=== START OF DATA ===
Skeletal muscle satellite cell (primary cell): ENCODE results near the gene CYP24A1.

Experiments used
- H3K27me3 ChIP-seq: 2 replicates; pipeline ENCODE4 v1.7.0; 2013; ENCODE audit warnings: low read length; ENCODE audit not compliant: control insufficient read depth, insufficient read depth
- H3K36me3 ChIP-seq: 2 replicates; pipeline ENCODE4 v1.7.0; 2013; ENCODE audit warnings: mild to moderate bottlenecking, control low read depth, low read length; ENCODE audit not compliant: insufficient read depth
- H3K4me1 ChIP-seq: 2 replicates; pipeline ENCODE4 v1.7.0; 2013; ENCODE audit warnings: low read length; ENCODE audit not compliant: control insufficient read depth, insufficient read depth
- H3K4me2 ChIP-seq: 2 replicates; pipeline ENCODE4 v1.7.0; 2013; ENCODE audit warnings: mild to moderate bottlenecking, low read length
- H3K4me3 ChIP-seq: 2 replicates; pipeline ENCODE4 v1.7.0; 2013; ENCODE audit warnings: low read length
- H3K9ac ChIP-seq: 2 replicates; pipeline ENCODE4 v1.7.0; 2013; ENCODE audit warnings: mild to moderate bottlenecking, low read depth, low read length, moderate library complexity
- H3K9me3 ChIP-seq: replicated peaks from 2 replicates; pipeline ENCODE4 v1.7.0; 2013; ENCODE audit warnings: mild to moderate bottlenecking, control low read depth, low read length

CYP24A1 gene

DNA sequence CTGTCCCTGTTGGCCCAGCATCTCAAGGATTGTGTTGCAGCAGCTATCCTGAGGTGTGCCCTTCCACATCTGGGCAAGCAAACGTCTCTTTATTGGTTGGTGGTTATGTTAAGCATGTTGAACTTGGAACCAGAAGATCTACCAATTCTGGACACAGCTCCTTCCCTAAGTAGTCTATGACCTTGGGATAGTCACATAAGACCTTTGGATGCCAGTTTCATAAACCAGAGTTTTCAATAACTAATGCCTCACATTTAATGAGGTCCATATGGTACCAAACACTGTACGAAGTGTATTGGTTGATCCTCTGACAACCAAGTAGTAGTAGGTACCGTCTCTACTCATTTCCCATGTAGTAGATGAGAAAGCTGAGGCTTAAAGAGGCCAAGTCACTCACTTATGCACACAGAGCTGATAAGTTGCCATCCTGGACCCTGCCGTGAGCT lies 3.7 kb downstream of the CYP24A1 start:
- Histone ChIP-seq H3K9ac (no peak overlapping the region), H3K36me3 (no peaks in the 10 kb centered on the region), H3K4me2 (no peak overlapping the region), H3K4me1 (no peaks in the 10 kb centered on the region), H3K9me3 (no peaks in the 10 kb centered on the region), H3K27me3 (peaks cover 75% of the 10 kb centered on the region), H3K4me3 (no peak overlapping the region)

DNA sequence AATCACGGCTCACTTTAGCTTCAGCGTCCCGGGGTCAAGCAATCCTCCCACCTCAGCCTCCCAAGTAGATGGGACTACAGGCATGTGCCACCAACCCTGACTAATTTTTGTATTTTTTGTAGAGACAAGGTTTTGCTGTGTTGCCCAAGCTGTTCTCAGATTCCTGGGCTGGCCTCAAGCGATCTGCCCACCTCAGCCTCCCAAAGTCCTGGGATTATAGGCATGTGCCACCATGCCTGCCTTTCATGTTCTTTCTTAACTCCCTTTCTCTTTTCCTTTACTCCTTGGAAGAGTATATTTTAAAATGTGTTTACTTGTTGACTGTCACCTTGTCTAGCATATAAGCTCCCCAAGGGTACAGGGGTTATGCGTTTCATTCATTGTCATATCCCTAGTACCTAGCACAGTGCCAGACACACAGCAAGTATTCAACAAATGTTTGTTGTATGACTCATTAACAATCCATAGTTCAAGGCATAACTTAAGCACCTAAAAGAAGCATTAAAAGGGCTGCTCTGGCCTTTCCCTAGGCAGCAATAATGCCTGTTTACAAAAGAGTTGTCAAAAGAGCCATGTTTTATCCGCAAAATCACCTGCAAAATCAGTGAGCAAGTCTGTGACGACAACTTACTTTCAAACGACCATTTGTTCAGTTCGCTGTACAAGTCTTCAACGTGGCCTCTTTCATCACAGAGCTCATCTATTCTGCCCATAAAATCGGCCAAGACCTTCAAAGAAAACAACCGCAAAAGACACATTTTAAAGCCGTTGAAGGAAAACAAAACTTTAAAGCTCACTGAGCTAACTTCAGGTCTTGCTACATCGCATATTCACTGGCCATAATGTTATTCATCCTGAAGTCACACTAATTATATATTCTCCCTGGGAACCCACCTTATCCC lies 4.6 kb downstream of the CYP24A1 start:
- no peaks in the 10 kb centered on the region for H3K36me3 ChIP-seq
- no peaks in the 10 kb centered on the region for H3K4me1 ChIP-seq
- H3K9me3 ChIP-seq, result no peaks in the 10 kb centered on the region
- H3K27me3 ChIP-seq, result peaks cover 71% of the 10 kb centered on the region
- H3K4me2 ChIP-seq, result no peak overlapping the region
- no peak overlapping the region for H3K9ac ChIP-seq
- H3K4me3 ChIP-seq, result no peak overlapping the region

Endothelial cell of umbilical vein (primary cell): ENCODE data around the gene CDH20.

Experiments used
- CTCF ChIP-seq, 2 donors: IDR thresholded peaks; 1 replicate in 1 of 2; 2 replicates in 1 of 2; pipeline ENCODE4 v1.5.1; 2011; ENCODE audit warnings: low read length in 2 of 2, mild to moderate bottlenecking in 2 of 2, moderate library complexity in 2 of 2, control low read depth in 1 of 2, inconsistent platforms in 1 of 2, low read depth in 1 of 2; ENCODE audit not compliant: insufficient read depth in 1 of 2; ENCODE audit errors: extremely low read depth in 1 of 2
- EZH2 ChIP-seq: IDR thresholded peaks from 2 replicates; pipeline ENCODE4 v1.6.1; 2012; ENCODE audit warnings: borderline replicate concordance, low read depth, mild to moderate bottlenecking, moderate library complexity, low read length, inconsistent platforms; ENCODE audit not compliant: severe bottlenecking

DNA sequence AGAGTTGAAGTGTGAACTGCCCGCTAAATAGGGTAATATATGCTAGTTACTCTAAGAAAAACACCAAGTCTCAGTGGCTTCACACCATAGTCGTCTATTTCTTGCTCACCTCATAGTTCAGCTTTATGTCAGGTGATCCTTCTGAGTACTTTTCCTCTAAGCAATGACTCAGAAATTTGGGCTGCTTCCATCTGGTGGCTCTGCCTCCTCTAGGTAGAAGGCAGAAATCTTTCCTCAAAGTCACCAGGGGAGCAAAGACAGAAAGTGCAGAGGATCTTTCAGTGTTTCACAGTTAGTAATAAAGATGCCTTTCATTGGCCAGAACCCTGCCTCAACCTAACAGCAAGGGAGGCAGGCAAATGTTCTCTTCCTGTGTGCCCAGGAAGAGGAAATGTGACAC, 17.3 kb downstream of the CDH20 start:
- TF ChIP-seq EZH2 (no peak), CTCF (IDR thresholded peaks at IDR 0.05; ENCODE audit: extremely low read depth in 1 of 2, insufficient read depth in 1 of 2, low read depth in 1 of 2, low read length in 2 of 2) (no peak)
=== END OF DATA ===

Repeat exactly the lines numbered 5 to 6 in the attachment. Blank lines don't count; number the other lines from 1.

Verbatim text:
- H3K4me1 ChIP-seq: 2 replicates; pipeline ENCODE4 v1.7.0; 2013; ENCODE audit warnings: low read length; ENCODE audit not compliant: control insufficient read depth, insufficient read depth
- H3K4me2 ChIP-seq: 2 replicates; pipeline ENCODE4 v1.7.0; 2013; ENCODE audit warnings: mild to moderate bottlenecking, low read length